1. Wait up to 10 seconds for a pairing request. If none is received, exit.
      2. Note that this might be a BR/EDR request, from a different address (the Seeker’s public address, instead of its resolvable private address). We will re-verify during pairing that the requesting device is in possession of K.
  8. During pairing:

    1. When a pairing request/response packet is received from the Seeker: If the Device Capabilities in the request are NoInput/NoOutput, end pairing, to avoid using the Just Works pairing method.
    2. For the pairing request/response packet sent by the Provider: Set the Device Capabilities field to Display/YesNo and set Authentication Requirements to MITM Protection Required. This triggers the Numeric Comparison pairing method (also known as Passkey Confirmation on Android). We rely on this to confirm that the requesting device is in fact the Fast Pair Seeker, and that there is no man-in-the-middle. See examples.
    3. Reason this is needed: The Out-of-Band pairing method would be a better fit, but the platform does not expose it on all desired versions of Android.
  9. When confirmation of the passkey is needed, wait up to 10 seconds for a write to the Passkey characteristic.

    1. Normally, with this pairing method, the user would confirm that the passkeys displayed on each device’s screen are identical. Instead, only for this pairing, we transfer them over BLE, encrypted with the trusted pre-shared key.
    2. Note that this approach should not be taken for devices that have a screen or a keyboard as it makes a slight compromise on MITM protection. Fast Pair currently does not support those device types yet because of this.
    3. If the 10 second timer expires without a passkey being written, then discard K.
  10. When a value is written to the Passkey characteristic, this is the Encrypted Passkey Block. Decrypt it with K to yield a Raw Passkey Block, with format shown in Characteristic: Passkey > Table 2.2 - (type = Seeker’s Passkey).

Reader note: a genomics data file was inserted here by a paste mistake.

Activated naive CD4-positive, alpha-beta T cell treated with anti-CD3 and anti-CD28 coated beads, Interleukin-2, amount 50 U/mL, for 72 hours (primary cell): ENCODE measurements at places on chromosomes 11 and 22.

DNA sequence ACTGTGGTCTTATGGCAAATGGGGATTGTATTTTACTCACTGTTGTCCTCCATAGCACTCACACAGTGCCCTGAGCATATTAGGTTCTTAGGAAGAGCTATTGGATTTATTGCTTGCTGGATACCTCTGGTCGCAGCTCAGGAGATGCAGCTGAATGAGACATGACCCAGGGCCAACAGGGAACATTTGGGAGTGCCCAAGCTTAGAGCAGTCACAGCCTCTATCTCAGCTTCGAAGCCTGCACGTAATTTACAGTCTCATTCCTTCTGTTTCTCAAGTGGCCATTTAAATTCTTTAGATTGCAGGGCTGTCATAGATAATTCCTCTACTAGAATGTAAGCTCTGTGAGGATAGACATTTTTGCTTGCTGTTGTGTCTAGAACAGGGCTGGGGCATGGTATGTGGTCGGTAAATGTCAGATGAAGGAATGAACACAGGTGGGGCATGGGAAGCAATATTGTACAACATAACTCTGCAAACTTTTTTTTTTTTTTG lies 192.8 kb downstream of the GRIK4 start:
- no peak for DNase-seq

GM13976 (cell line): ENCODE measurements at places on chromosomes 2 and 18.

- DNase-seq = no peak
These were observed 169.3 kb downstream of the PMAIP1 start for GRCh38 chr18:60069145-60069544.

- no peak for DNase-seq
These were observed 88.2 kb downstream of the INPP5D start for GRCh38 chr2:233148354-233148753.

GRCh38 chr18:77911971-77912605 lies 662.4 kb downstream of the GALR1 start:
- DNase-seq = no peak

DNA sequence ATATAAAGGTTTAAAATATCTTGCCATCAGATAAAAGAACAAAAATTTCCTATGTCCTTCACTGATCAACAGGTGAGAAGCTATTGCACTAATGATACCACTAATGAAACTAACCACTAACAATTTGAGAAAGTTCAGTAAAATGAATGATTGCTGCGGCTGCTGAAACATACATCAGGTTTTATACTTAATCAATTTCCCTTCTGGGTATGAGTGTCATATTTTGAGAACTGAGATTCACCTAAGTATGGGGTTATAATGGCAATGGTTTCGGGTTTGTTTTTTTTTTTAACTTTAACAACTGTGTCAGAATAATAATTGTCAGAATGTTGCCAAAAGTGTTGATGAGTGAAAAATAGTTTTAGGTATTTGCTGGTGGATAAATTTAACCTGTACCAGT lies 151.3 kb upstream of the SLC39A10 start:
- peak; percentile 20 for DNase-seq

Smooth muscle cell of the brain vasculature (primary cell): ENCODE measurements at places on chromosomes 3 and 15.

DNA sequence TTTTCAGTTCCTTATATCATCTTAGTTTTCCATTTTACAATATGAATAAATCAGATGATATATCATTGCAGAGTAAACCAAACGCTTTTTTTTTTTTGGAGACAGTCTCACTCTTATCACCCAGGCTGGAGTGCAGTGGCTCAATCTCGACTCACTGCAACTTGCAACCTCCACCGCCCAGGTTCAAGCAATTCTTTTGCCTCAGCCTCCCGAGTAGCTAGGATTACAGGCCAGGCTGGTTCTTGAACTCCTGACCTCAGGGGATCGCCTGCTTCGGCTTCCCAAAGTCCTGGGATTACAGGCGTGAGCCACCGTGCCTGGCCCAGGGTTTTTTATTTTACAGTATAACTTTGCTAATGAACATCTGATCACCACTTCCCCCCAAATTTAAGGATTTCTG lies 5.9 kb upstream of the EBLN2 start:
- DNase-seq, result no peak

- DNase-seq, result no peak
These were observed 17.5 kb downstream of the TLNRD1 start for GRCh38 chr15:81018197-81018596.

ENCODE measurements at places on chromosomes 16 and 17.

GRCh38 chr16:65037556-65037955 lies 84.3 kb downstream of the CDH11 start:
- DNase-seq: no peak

11. If decryption fails, ignore the write and discard K.

  12. Otherwise, the Raw Passkey Block contains a 6-digit passkey PSeeker, which is the passkey that the Seeker expects.

  13. Compare PSeeker with our own expected passkey, PProvider.

    1. If the values are equal, reply “yes” to the confirmation.
    2. Otherwise, reply “no” to the confirmation, causing pairing to fail.
  14. Regardless of whether pairing failed, produce another Raw Passkey Block, with format shown in Characteristic: Passkey > Table 2.2, containing our own expected passkey, PProvider.

    1. Ensure the block has the correct type (Provider’s Passkey; see table). NOTE: Do not reuse the salt from the Passkey Block received from the Seeker. Generate a new random value.
  15. Encrypt the Raw Passkey Block with K, and send the resulting Encrypted Passkey Block via a notify on the Passkey characteristic.

  16. If the Seeker receives and decrypts the correct passkey P, the Seeker will also reply “yes” to the confirmation, and pairing will succeed.

    1. If the pairing succeeds, then mark K as usable for decrypting Account Key writes on this LE link, but not for any subsequent Passkey writes nor any writes on any other link. Start a timer to discard K after 10 seconds. Also discard K following any attempt to write an Account Key and, as per step 4, if the LE link disconnects.
    2. If the pairing fails, discard K.
  17. Switch the device capabilities field back to NoInput/NoOutput and Authentication Requirements to MITM Protection Not Required so that new pairings continue as expected.

Examples
Example 1: Successful pairing attempt (no man-in-the-middle).
Example 2: Failed pairing attempt, with a man-in-the-middle.